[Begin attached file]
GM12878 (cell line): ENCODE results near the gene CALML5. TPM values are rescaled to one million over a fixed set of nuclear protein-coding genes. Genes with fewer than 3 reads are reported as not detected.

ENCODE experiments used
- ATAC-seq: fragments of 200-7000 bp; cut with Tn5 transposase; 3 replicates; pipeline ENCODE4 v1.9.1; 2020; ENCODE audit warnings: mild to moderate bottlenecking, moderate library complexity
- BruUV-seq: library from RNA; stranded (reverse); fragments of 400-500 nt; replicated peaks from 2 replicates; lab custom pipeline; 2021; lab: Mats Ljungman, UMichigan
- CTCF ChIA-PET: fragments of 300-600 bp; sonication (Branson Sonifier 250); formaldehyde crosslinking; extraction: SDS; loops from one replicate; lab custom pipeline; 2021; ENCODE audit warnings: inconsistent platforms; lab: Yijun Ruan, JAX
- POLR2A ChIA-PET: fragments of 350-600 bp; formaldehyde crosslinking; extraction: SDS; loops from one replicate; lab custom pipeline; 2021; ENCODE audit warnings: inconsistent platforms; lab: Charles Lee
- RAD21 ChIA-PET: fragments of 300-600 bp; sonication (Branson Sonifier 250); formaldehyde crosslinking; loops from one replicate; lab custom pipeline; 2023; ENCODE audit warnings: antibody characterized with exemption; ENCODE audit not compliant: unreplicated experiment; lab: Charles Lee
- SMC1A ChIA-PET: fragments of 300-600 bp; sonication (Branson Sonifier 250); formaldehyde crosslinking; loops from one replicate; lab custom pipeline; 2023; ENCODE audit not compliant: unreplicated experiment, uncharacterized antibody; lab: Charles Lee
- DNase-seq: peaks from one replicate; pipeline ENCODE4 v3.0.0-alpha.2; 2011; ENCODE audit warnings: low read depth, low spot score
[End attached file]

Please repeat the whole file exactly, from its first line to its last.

GM12878 (cell line): ENCODE results near the gene CALML5. TPM values are rescaled to one million over a fixed set of nuclear protein-coding genes. Genes with fewer than 3 reads are reported as not detected.

ENCODE experiments used
- ATAC-seq: fragments of 200-7000 bp; cut with Tn5 transposase; 3 replicates; pipeline ENCODE4 v1.9.1; 2020; ENCODE audit warnings: mild to moderate bottlenecking, moderate library complexity
- BruUV-seq: library from RNA; stranded (reverse); fragments of 400-500 nt; replicated peaks from 2 replicates; lab custom pipeline; 2021; lab: Mats Ljungman, UMichigan
- CTCF ChIA-PET: fragments of 300-600 bp; sonication (Branson Sonifier 250); formaldehyde crosslinking; extraction: SDS; loops from one replicate; lab custom pipeline; 2021; ENCODE audit warnings: inconsistent platforms; lab: Yijun Ruan, JAX
- POLR2A ChIA-PET: fragments of 350-600 bp; formaldehyde crosslinking; extraction: SDS; loops from one replicate; lab custom pipeline; 2021; ENCODE audit warnings: inconsistent platforms; lab: Charles Lee
- RAD21 ChIA-PET: fragments of 300-600 bp; sonication (Branson Sonifier 250); formaldehyde crosslinking; loops from one replicate; lab custom pipeline; 2023; ENCODE audit warnings: antibody characterized with exemption; ENCODE audit not compliant: unreplicated experiment; lab: Charles Lee
- SMC1A ChIA-PET: fragments of 300-600 bp; sonication (Branson Sonifier 250); formaldehyde crosslinking; loops from one replicate; lab custom pipeline; 2023; ENCODE audit not compliant: unreplicated experiment, uncharacterized antibody; lab: Charles Lee
- DNase-seq: peaks from one replicate; pipeline ENCODE4 v3.0.0-alpha.2; 2011; ENCODE audit warnings: low read depth, low spot score